You likely associate Vitamin D with sunshine and a healthy tan, but since most of us are not afforded the luxury of the sun shining year-round, it’s difficult to maintain the right amount of the vitamin naturally. That’s why it’s no surprise that most adults in the U.S. (about 42%) are Vitamin D-deficient, and the low levels leave the body depleted with sometimes severe consequences.
So why is Vitamin D vital for the overall health of the body? It’s responsible for promoting calcium absorption in the gut, which directly relates to bone growth and health, and protection against osteoporosis. The vitamin is also known to boost cell growth, promote neuromuscular and immune functions, and reduce inflammation and the risks of high blood pressure, Type 2 diabetes, autoimmune disorders, and various forms of cancer. A Vitamin D deficiency may also be linked to mood disorders and depression. And while the best way to ensure a sufficient amount is from sun exposure, there are a few other ways to boost your Vitamin D levels naturally through your diet and added supplements.
While most foods, unless fortified, are poor sources of Vitamin D, here are a few surprising items you can add to your diet to incorporate the vitamin:
Since fortified foods are really the only way to add small doses of the vitamin through your dietary regimen, your doctor may suggest adding a D supplement when a deficiency is detected. The most common type to look for is Vitamin D3 (or cholecalciferol), since Vitamin D3 is the naturally-occurring form of vitamin D, already synthesized in the body. Pairing the supplement with magnesium, which also helps boost the absorption of calcium, is often recommended since magnesium helps convert Vitamin D to its active form in the bloodstream, which helps the overall effectiveness of the supplement.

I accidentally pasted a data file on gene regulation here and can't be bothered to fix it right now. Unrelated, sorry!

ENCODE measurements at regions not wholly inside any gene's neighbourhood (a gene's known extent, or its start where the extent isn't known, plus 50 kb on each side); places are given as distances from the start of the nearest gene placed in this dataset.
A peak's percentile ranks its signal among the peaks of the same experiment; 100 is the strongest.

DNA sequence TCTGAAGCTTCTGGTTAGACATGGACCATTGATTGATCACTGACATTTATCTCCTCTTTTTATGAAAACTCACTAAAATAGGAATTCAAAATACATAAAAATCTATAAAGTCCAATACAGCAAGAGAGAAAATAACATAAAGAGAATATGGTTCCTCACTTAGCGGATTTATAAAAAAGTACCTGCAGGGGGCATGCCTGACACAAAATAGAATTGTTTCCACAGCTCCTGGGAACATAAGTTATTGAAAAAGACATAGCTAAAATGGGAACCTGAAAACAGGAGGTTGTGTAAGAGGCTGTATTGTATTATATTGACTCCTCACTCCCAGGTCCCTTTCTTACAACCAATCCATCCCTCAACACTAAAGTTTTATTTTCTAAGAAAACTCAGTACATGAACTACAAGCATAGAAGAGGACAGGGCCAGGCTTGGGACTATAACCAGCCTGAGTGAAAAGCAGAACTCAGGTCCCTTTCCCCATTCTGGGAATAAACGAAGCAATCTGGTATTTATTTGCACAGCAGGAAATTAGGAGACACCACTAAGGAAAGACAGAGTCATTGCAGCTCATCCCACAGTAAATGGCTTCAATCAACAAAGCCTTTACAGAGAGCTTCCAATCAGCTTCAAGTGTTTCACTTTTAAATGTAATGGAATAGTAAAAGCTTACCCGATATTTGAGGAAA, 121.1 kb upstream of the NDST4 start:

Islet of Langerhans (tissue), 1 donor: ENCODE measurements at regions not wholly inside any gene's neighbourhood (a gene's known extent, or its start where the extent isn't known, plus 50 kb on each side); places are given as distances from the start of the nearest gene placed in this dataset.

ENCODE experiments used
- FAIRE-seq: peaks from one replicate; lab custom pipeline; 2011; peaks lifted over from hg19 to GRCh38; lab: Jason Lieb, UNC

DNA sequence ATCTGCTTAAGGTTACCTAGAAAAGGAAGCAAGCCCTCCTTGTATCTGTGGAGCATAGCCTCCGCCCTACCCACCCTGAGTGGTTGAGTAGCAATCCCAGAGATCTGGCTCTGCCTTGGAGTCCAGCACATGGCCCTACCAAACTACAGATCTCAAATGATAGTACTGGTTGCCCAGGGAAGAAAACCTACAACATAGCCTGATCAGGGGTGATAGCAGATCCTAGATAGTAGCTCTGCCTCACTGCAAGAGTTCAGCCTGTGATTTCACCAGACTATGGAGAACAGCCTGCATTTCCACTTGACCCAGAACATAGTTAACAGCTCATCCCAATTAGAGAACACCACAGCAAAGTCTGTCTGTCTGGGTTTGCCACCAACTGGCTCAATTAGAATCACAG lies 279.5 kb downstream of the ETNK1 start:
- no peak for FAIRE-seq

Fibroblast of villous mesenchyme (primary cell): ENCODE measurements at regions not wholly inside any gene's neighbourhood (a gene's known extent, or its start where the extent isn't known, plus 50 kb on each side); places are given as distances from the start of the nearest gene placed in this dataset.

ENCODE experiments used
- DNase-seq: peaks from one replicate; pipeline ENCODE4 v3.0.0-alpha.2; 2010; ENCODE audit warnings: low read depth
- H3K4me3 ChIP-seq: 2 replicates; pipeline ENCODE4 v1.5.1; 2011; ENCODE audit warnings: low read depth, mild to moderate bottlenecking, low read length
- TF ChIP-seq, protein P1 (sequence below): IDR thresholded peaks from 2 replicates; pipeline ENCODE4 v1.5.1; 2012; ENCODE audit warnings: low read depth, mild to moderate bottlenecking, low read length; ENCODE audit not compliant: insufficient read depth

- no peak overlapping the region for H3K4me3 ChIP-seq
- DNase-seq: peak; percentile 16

We are proud to announce that we will be launching our own Vitamin D3 next week.
*Always consult your physician before adding any supplement to your diet.
Glowing skin begins with hydration; water it plentifully and watch it blossom into a dewy countenance. There are those among us who can imbibe the 2, 3, 4 liters per day needed to quench our (skin's) thirst. But, fret not if you struggle to meet your cup quota, for you can drink your water and eat it too.
We are big proponents of hitting our local greenmarket and frequenting the farm stand over the pharmacy. But, if you’re looking to diversify your plant-based diet further, let’s dive a little deeper, into the depth of freshwater lakes, rivers, and ponds, home to one of the planet’s most nutrient-dense foods: blue-green algae.